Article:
Construction inflation still a major worry for Qatar

by  — 10 June 2015

Although Qatar’s construction inflation has been flat so far for the building and real estate sector, industry players fear this will rise five to seven percent by the end of next year. by Syed Ameen Kader

The Qatari government is expected to scale up project launches, which will create extra pressure on raw materials and resources, and eventually lead to a rise in construction cost inflation.

The fear of impending construction inflation continues to be one of the major talking points in the industry. Although the news of inflation is not new, what the industry is eager to know is when is it going to happen and what the magnitude will be. Currently, the construction inflation rate of building and real estate sector is more or less stable at two to three percent, which is pretty much in alignment with the Consumer Price Index (CPI), but industry observers are worried this rate will double by next year as more projects are launched.

Steven Humphrey, director, AECOM, said, “This year, we are seeing construction inflation is relatively flat for building work. There hasn’t been huge volume of demand because government’s projects were slowed or put on hold. But, from the fourth quarter of next year and the first quarter of the following year, it will start increasing at an annual rate of around five to seven percent. Then, after that, we will start to see it going even higher as more and more construction projects get launched.”

As Qatar is expected to scale up its project launches in the coming months in order to meet the timeline for the 2022 World Cup and Qatar National Vision 2030, the construction sector is expected to see a sudden surge in demand for raw materials and resources. For instance, at the moment, the construction work of stadiums has just started, and in 12 months’ time, industry observers suggest, they are expected to be in full swing. Then the sector will start feeling more pressure as all other projects such as The Pearl-Qatar and Lusail will also start moving faster.

Humphrey said the government has taken steps by stockpiling some of the critical building materials to control inflation, but they have been largely helped by the slowdown in real estate construction, which is the biggest entity showing development. 

“If the private sector is moving at full speed and the government sector is also moving at full speed, inflation is inevitable. So the test will be of how the government controls the demand, and paces its project releases,” he told The Edge.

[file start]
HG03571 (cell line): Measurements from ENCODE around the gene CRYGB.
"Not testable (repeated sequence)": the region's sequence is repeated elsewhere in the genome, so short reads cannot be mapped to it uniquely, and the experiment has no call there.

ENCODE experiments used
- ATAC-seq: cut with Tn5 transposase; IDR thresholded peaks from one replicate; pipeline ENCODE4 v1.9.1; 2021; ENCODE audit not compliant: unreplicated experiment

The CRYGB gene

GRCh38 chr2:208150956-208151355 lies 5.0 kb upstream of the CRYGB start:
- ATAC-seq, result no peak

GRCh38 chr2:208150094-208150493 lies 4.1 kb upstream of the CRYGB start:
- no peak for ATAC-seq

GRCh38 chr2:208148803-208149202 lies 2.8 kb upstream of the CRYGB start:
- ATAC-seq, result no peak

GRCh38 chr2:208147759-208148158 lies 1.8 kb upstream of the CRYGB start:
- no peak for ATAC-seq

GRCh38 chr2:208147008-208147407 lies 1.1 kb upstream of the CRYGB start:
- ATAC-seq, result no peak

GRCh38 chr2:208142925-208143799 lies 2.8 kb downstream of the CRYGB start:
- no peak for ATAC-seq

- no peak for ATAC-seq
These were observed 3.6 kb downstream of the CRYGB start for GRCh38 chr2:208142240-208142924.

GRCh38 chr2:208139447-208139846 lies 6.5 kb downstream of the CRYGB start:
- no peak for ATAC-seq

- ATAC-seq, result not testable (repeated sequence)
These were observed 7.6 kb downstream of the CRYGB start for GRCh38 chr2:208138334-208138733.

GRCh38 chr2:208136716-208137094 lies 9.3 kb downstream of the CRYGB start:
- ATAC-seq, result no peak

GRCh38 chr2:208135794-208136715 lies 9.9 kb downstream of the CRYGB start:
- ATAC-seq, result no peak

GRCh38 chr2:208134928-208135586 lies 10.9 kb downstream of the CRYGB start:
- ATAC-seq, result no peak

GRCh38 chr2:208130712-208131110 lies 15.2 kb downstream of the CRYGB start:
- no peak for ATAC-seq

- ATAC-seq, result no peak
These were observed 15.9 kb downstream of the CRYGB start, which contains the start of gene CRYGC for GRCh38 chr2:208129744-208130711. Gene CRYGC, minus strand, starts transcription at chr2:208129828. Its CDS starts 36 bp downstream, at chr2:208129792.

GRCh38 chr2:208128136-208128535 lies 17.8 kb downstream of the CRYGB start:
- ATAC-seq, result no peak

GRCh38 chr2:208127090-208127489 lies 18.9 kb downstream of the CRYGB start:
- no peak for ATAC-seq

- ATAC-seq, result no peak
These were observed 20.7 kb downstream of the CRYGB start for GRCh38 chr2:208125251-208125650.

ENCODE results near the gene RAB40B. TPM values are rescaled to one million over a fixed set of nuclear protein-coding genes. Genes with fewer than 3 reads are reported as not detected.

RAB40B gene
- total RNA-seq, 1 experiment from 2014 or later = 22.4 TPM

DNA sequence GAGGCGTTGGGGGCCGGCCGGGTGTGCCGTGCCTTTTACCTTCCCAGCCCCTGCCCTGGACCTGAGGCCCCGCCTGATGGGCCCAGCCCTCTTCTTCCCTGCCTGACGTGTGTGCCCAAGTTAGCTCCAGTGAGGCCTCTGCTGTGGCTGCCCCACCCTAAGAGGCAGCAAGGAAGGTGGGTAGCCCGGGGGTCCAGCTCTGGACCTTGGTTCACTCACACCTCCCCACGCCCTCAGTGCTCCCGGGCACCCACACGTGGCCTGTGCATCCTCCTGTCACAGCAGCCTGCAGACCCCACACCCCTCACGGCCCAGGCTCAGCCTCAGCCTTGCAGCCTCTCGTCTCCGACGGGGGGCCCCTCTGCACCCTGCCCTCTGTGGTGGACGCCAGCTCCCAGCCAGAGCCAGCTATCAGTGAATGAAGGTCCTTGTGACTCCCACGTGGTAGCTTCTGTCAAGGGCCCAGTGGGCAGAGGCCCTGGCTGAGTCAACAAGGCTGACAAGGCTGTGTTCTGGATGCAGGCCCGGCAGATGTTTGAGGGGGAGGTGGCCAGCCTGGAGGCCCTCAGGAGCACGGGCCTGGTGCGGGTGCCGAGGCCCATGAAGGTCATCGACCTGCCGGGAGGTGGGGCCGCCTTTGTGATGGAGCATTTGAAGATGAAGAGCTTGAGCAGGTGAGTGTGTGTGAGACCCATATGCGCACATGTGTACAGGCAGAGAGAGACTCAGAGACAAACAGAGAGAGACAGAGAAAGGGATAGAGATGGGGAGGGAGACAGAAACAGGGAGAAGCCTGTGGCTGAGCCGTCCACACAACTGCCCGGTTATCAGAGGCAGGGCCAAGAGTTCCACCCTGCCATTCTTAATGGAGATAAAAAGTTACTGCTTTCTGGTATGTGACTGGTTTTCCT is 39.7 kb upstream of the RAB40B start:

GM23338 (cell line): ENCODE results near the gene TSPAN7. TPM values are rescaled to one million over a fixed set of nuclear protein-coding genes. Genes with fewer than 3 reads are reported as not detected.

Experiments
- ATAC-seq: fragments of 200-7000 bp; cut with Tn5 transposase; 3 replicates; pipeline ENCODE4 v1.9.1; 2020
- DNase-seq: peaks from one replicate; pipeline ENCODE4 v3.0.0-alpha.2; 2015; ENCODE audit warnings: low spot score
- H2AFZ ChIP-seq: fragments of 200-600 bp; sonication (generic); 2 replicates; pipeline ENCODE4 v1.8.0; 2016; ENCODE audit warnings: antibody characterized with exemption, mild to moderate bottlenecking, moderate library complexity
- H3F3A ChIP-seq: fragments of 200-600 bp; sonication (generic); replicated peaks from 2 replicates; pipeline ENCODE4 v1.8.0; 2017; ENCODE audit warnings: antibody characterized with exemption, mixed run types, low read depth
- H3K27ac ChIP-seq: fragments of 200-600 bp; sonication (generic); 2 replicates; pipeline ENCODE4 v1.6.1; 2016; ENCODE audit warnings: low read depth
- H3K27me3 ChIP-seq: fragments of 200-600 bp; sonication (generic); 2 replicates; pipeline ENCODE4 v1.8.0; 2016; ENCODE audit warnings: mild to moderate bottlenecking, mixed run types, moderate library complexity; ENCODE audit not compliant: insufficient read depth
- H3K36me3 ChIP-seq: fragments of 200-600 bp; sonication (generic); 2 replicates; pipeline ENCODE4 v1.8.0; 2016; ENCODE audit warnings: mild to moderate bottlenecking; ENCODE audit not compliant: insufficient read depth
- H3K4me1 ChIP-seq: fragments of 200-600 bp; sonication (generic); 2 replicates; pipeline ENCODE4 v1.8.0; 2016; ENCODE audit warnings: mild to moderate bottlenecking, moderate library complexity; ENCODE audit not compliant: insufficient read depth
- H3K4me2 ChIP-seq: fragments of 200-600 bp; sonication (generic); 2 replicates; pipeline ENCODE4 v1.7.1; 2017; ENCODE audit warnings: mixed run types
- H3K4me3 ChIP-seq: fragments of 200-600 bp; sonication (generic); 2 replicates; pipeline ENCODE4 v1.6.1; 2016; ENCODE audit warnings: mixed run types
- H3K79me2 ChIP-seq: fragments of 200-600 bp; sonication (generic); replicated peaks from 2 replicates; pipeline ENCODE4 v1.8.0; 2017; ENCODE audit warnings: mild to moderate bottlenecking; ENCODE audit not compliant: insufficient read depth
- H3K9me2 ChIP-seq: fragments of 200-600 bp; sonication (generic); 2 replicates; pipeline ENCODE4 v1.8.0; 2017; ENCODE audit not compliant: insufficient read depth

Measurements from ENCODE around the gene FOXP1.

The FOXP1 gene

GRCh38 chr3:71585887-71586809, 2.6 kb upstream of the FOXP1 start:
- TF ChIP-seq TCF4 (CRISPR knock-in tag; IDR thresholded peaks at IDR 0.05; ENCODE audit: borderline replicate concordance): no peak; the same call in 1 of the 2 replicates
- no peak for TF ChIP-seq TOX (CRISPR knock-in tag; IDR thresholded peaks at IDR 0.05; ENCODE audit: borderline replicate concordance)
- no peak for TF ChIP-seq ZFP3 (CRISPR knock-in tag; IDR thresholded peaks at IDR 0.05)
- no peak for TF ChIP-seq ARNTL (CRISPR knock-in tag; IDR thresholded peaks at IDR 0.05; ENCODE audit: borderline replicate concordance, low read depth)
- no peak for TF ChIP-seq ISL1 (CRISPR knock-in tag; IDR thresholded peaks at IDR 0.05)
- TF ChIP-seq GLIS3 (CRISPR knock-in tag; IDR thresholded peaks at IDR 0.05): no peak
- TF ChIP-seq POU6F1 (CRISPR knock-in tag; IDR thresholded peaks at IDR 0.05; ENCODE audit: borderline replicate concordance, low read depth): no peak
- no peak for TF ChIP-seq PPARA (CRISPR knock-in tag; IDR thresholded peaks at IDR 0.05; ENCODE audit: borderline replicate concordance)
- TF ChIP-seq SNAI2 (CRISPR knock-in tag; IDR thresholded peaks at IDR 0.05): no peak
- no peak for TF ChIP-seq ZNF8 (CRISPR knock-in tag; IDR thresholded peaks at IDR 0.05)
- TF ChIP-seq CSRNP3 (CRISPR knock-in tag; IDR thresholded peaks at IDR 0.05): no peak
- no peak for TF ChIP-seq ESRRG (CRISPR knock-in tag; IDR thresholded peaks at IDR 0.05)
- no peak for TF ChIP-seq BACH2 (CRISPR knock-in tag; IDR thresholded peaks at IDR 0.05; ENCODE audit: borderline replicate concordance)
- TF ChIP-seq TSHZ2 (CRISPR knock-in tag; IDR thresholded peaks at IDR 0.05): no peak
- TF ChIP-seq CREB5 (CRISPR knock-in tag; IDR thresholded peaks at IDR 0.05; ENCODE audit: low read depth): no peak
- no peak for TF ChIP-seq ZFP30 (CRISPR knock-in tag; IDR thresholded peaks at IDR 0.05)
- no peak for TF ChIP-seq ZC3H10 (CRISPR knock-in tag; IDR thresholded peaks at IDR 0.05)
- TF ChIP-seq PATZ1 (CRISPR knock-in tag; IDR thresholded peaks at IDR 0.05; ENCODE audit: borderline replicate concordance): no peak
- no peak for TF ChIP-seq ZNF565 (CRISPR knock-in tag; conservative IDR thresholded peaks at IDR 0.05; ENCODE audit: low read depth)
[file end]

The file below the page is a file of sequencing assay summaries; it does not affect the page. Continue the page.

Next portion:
Martin Cooper, director, real estate services, Deloitte Middle East Region, furthered, “Given the scale of development happening in Qatar and the associated escalation in construction costs, residential affordability is increasingly an issue across most segments of the population.”

He added it is critical now to manage the ambitious growth Qatar has set for itself to ensure that it is executed in a way that is synchronised with demand. “We should make sure that we don’t get into a situation of oversupply in certain real estate market segments, by phasing development in a sustainable manner,” he said.  

Although the real estate sector has been slow so far, the government’s major infrastructure projects are already underway. For example, the tunnelling works for Doha metro was scheduled to have been executed up to 20 kilometres by May. Work at the new Hamad port is also underway alongside various road projects across the country. Growing construction activities are also creating inflation pressure for the infrastructure sector.

Peter Binneboessel, business development manager, Al Jazeera Consulting Engineering, told The Edge the fact that  major infrastructure projects have been started “means the market is now coming to the point where it starts boiling”. He added that it is becoming more difficult to get raw materials and primary materials into the country. “Qatar is working on it but it takes some time. In fact, we are noticing that prices of building material, for example ready-mix concrete, are increasing every three months,” said Binneboessel.

Most industry players suggested that it is going be very critical to focus on what needs to be delivered now to meet specific demands and timelines for the event and what could be delivered later on.

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